Trichaptum abietinum: The Ultimate Mushroom Guide
About The Trichaptum abietinum Mushroom
This attractive small, leathery shelf fungus makes up in numbers for its lack of size, often dominating on conifer logs. The white, hairy, zonate cap, usually with a purplish margin when young, and purple-tinged pores make it easy to recognize, although in age the pores may breakdown to form spines causing possible confusion with species of tooth fungi. The gorgeous, purple-when-fresh pore surface.
Look-alikes include Schizophyllum commune, also with a whitish, hairy cap, distinguished by a "split gill" hymenium, and Fomitopsis cajanderi, an uncommon but larger, woody polypore that has a blackish-brown cap and pinkish pore surface. A closely related species, Trichaptum biformis, (aka Hirschioporus pargamenus), grows primarily on hardwoods.
When tinged with purple, the pore surface of this smallish but gregarious annual bracket fungus is very distinctive; however, sometimes the pore surface is brown with hardly a hint of purple. The variable shape - sometimes resupinate but more often sharply reflexed (bracket like) can cause confusion too.
Trichaptum abietinum Identification
Saprobic on the dead or dying sapwood of conifers, especially firs; growing in overlapping clusters on logs and stumps; spring through fall; widely distributed in North America.
Sometimes absent, or present as merely a folded-over edge, but usually present and semicircular to fan-shaped; 1–4 cm wide; up to 3 cm deep; thin; dry; fuzzy to hairy; with concentric zones of texture and color; shades of gray, with a purplish marginal zone when fresh; often hosting algae and becoming green.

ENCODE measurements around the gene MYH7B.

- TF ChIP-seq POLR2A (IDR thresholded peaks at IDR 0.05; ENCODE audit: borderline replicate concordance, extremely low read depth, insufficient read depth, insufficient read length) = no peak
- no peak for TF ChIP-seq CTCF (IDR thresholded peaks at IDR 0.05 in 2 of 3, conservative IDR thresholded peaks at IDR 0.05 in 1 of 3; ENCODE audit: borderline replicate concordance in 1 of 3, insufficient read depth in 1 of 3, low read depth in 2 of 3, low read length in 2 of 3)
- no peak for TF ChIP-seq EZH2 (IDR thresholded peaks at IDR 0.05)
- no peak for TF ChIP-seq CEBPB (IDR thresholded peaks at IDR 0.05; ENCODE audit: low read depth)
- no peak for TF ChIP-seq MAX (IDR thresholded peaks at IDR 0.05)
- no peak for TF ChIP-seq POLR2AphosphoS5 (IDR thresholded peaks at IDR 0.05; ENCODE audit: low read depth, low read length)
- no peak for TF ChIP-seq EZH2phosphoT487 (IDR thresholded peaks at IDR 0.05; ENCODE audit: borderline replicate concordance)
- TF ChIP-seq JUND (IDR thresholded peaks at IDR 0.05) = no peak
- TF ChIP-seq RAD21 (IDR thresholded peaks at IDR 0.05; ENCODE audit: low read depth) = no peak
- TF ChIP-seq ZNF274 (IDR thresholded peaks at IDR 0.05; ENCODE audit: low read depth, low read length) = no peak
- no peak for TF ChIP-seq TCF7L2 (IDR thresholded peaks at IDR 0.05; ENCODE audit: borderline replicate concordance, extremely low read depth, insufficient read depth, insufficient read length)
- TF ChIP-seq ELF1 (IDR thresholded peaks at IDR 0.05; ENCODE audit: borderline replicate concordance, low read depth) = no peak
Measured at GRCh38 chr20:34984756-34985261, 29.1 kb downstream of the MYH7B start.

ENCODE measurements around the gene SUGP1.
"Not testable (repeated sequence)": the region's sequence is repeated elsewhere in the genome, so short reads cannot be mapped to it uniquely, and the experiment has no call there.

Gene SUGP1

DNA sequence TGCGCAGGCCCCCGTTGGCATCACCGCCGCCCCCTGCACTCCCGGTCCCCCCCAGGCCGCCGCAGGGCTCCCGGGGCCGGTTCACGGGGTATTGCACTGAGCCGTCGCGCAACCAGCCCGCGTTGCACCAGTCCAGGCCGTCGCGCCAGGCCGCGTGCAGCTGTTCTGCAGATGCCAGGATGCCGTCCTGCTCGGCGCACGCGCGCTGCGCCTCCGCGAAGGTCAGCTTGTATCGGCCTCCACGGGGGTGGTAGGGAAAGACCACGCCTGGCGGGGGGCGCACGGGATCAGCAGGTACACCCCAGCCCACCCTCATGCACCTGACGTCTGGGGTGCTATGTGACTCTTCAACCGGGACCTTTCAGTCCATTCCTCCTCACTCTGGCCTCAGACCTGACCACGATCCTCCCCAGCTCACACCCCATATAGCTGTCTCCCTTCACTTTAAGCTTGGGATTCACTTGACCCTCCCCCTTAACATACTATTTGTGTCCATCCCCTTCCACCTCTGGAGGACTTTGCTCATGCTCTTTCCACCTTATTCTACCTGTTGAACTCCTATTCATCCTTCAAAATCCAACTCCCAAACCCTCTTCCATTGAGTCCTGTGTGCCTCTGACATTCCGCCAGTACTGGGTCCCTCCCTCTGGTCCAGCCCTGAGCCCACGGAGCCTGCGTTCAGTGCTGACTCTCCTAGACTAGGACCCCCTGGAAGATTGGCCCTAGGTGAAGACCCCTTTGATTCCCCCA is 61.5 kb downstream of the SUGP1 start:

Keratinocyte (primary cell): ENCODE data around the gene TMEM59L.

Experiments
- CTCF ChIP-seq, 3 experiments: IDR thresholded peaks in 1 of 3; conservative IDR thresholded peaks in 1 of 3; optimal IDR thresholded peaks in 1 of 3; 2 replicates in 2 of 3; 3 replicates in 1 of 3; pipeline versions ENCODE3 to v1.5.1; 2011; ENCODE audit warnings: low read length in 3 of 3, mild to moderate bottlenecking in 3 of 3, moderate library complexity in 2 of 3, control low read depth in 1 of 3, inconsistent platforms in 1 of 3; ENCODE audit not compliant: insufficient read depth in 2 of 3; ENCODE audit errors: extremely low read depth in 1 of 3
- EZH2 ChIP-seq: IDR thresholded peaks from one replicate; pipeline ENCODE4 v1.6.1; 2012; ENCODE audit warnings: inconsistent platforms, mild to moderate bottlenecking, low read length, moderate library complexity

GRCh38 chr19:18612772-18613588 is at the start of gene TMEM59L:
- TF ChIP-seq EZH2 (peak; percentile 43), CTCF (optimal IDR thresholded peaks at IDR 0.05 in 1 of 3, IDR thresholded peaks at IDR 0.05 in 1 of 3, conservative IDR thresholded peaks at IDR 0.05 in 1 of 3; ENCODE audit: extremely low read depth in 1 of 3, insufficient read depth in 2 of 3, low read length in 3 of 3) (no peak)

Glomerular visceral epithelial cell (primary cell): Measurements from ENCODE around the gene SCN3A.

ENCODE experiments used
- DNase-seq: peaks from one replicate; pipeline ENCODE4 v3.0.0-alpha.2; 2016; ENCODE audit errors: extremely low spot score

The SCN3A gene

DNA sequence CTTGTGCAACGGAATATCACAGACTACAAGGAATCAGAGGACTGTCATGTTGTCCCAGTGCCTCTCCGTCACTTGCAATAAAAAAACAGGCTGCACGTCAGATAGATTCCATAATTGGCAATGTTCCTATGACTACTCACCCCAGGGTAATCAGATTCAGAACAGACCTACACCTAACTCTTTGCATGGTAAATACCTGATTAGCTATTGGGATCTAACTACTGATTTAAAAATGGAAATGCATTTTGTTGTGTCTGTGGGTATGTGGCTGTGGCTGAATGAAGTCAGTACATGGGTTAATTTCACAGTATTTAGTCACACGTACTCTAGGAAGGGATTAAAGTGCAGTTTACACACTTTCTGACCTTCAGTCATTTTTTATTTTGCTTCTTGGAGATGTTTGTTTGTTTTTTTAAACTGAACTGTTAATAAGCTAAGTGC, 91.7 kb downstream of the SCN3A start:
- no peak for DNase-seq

Purple when fresh, especially near the margin; fading to lilac or brownish with age; with 2–3 angular pores per mm; often tooth-like with age or in capless areas; not bruising.
Whitish; tough and leathery.
Spores 6–8 x 2–3 µm; smooth; cylindric to slightly allantoid; hyaline in KOH; inamyloid. Cystidia abundant; 20–30 x 5–10 µm; clavate to obutriform; smooth overall but developing distinctive crystalized apices; walls 0.5 µm thick; hyaline in KOH. Hyphal system dimitic; skeletal hyphae 4-9 µ wide, thick-walled, unclamped; generative hyphae 2.5–5 µm wide, thin-walled, clamped.
Trichaptum abietinum Taxonomy & Etymology
The basionym of this polypore dates from 1793, when it was described scientifically by British naturalist Dickson, who gave it the binomial scientific name
The currently-accepted scientific name Trichaptum abietinum dates from a 1972 publication by the Norwegian mycologist Leif Randulff Ryvarden (b. 1935).
Synonyms of Trichaptum abietinum include Boletus abietinus Dicks., Polyporus abietinus (Dicks.) Fr., Polystictus abietinus (Dicks.) Cooke, Hirschioporus abietinus (Dicks.) Donk, and Trametes abietina (Dicks.) Pilát.
Purplepore Bracket growing on a long-dead pine log, top view (southern England)
The generic name Trichaptum means 'with clinging hairs', and the specific epithet abietinum means 'inhabiting fir trees' (trees of the Abies genus), although this wood-rotting bracket will also attack other kinds of conifers and, very occasionally, some hardwoods too.
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